A simple colorimetric probe based on anti-aggregation of AuNPs for rapid and sensitive detection of malathion in environmental samples
- 33 Downloads
In this study, a simple colorimetric probe was developed for rapid and highly sensitive detection of malathion based on gold nanoparticles (AuNPs) anti-aggregation mechanism. A certain amount of NaOH can cause the aggregation of citrate-stabilized AuNPs due to the electrostatic interactions, and the color of AuNP solution changes from wine-red to gray. While in the presence of malathion, malathion is easily hydrolyzed in a strong alkali environment (pH > 9), followed by the production of a mass of negative charges, and thus the aggregated AuNPs turns to well-dispersed and the color of AuNP solution changes from gray to wine-red. This characteristic change can be visualized with the naked eye and quantitatively detected by an ultraviolet-visible (UV-Vis) spectrometer. Under optimized conditions, this probe exhibited a linear response to malathion in the concentration range of 0.05–0.8 μM with a limit of detection (LOD) down to 11.8 nM. The probe also showed good specificity for malathion detection in the presence of other interfering pesticide residues. Furthermore, the probe was successfully employed to detect malathion in environmental samples, with a recovery of 94–107% and a relative standard deviation (RSD) less than 8%. The results demonstrated that the proposed colorimetric probe based on anti-aggregation of AuNPs could be used for quantitative analysis of malathion and provided great potential for malathion determination in environmental samples.
KeywordsColorimetric probe Gold nanoparticles Anti-aggregation Malathion Environmental samples
This research was financially supported by the China Postdoctoral Science Foundation (No. 2017M612399), the National Natural Science Foundation of China (No. 31671581), the Science and Technology Project of Henan Province (No. 182102110427 and 182102110250), the Science and Technology Innovation Project of Henan Agricultural University (No. KJCX2018A09), and the Natural Science Foundation of Henan Province (No. 162300410143).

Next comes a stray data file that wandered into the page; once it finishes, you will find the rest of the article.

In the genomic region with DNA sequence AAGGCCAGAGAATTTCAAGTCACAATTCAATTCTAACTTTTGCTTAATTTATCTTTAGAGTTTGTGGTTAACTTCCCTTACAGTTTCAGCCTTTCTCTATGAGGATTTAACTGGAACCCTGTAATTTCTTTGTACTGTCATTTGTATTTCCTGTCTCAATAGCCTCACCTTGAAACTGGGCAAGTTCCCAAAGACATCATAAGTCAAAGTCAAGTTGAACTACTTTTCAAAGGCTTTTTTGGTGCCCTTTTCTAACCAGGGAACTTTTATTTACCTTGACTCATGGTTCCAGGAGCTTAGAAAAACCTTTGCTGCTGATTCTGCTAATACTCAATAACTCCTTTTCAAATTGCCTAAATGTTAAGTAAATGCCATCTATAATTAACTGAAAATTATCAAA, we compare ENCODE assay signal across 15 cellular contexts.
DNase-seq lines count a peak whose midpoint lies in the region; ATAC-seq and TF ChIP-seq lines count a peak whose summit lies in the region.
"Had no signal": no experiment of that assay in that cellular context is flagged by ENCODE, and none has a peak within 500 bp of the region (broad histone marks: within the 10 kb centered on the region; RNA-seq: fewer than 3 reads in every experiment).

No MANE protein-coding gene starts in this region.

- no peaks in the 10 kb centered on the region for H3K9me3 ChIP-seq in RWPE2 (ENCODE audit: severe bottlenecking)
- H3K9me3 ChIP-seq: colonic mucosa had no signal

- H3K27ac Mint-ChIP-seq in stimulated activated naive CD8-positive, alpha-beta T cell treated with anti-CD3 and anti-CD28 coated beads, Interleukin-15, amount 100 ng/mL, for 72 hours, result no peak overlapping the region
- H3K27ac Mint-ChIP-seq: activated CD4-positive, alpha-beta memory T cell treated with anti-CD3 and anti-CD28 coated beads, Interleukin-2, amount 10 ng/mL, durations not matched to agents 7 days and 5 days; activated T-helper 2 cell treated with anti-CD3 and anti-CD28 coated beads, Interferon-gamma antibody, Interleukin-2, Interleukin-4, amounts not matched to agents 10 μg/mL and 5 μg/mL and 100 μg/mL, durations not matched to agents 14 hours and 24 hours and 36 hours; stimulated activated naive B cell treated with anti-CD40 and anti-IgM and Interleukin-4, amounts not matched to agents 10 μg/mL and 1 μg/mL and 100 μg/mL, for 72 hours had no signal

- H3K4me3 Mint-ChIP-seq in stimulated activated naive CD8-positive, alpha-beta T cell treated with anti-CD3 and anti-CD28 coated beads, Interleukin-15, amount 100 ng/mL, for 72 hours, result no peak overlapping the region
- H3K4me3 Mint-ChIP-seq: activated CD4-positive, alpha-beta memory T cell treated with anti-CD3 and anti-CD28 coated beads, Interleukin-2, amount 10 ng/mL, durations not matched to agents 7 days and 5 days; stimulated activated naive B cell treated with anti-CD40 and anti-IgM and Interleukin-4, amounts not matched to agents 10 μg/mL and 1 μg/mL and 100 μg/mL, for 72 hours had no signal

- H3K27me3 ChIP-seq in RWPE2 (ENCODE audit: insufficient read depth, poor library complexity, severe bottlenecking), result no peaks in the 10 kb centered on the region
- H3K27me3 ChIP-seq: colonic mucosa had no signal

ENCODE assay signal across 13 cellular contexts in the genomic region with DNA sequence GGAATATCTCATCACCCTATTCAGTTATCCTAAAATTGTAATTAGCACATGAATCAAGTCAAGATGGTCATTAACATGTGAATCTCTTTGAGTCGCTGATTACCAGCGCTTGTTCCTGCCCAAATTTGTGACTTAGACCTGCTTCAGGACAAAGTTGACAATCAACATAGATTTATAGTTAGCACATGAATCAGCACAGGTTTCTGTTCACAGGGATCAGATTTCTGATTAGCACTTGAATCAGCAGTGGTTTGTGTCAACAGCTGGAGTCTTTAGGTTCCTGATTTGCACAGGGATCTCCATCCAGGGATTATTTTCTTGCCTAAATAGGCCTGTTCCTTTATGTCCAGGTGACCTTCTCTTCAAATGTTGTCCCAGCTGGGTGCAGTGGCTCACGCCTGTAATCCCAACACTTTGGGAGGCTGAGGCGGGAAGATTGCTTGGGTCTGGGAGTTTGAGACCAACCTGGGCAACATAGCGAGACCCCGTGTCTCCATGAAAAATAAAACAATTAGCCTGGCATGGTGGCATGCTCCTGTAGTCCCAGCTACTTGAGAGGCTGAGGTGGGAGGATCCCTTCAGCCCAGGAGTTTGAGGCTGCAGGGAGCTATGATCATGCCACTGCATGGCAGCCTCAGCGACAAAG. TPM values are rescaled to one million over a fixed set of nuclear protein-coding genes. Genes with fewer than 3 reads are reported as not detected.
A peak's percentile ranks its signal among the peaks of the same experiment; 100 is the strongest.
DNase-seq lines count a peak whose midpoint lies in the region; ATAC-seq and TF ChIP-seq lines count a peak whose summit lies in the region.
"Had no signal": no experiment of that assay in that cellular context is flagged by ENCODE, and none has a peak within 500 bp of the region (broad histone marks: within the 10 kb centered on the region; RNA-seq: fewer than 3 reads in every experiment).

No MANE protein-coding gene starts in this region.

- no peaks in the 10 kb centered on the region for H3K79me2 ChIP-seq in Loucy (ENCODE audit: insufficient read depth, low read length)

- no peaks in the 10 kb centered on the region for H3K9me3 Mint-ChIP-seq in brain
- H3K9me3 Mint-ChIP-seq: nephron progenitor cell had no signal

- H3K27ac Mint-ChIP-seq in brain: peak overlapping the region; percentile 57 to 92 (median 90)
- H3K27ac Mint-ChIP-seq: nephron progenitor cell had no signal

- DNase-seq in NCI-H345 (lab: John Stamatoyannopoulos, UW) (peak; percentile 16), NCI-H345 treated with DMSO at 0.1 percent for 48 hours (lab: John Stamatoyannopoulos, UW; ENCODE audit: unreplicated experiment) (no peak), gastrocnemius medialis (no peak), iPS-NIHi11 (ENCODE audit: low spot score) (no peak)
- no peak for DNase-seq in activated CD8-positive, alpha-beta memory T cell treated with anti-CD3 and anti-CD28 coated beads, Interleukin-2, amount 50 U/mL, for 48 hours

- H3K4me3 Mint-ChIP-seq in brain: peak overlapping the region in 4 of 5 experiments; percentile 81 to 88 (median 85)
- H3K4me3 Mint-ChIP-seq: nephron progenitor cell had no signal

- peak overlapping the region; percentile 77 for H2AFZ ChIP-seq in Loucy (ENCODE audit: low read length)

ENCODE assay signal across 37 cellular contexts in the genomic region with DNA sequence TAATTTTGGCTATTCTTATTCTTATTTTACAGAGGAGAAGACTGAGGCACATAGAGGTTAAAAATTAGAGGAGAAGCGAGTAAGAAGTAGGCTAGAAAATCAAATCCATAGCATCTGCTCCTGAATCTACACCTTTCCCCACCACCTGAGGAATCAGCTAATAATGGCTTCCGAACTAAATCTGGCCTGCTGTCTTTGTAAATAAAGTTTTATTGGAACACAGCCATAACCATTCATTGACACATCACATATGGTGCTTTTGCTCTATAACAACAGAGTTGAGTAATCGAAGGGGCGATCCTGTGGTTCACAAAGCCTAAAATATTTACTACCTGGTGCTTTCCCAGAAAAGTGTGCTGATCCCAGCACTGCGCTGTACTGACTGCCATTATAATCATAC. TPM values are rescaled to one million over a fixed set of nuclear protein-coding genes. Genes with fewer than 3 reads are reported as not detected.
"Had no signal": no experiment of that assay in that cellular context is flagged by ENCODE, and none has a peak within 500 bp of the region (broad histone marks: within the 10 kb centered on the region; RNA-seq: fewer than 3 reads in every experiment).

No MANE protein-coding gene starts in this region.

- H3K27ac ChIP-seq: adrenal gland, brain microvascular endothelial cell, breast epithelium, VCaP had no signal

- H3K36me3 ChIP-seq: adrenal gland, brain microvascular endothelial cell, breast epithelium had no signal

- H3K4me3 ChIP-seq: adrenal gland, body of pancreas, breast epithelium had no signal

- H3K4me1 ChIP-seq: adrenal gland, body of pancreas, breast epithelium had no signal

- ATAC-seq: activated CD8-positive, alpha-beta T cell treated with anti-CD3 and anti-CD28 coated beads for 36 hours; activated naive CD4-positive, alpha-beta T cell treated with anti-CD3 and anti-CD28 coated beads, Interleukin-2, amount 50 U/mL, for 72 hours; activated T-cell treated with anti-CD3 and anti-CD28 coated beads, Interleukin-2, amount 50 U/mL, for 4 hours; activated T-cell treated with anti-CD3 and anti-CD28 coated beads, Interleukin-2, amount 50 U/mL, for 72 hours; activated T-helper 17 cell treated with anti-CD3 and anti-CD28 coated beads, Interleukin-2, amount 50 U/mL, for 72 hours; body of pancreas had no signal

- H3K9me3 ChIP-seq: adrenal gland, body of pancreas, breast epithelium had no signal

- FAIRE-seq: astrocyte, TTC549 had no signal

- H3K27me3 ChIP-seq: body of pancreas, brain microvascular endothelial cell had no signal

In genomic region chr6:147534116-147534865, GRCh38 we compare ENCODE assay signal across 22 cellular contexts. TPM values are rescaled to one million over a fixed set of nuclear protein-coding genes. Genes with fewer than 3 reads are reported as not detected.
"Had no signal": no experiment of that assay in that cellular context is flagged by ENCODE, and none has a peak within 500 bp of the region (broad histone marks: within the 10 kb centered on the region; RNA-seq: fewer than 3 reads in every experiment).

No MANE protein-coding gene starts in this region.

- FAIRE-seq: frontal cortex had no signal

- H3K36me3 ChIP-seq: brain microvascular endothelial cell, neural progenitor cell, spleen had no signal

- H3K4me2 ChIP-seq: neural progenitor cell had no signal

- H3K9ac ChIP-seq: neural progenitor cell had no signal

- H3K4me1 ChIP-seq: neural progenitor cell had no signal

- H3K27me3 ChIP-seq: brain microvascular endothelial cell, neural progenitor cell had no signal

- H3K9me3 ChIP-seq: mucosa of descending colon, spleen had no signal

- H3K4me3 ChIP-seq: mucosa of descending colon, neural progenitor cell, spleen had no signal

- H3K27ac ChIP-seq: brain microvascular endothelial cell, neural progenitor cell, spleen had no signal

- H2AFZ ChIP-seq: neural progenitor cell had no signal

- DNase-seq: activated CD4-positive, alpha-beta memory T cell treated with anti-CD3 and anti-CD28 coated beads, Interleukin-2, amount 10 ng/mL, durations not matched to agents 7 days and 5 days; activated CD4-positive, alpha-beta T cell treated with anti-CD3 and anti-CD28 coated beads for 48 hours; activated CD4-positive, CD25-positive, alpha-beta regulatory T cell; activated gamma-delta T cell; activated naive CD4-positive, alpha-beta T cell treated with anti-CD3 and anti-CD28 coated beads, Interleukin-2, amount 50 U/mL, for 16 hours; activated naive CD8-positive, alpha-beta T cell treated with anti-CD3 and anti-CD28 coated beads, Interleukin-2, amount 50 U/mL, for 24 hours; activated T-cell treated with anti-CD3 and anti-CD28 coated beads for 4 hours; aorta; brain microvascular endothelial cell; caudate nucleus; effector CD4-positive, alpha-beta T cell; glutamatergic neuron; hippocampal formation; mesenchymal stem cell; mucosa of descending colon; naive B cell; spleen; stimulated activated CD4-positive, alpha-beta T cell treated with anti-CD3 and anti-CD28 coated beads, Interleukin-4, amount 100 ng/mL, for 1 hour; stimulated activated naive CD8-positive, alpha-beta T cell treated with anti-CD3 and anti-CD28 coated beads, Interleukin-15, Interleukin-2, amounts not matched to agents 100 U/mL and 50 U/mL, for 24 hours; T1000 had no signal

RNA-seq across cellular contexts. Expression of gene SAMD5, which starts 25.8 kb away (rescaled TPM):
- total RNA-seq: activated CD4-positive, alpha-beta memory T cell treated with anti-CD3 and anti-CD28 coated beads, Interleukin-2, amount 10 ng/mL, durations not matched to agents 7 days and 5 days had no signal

Compliance with ethical standards
Conflict of interest
The authors declare that they have no conflict of interest.
- 1.Eto M. Organophosphorus pesticides. 1st edition, CRC press; 2018.Google Scholar
- 2.Wilson JD. Toxicological profile for malathion. Agency for Toxic Substances and Disease Registry; 2003.Google Scholar
- 3.GB 2763-2016. National food safety standard-Maximum residue limits for pesticides in food, published by China Food and Drug Administration, Ministry of Agriculture of the People’s Republic of China, and National Health Commission of the People’s Republic of China; 2016.Google Scholar
- 4.Berijani S, Assadi Y, Anbia M, Hosseini MRM, Aghaee E. Dispersive liquid–liquid microextraction combined with gas chromatography-flame photometric detection: very simple, rapid and sensitive method for the determination of organophosphorus pesticides in water. J Chromatogr A. 2006;1123(1):1–9.CrossRefGoogle Scholar
- 5.Brito NM, Navickiene S, Polese L, Jardim EFG, Abakerli RB, Ribeiro ML. Determination of pesticide residues in coconut water by liquid–liquid extraction and gas chromatography with electron-capture plus thermionic specific detection and solid-phase extraction and high-performance liquid chromatography with ultraviolet detection. J Chromatogr A. 2002;957(2):201–9.CrossRefGoogle Scholar
- 22.Zhao J, Nguyen SC, Ye R, Ye B, Weller H, Somorjai GA, et al. A comparison of photocatalytic activities of gold nanoparticles following plasmonic and interband excitation and a strategy for harnessing interband hot carriers for solution phase photocatalysis. ACS Central Sci. 2017;3(5):482–8.CrossRefGoogle Scholar
- 31.Newhart KL. Environmental fate of malathion. California Environmental Protection Agency, 2006.Google Scholar
- 33.Fest C, Schmidt KJ. The chemistry of organophosphorus pesticides: reactivity-synthesis -mode of action-toxicology. Heidelberg: Springer Berlin; 2012.Google Scholar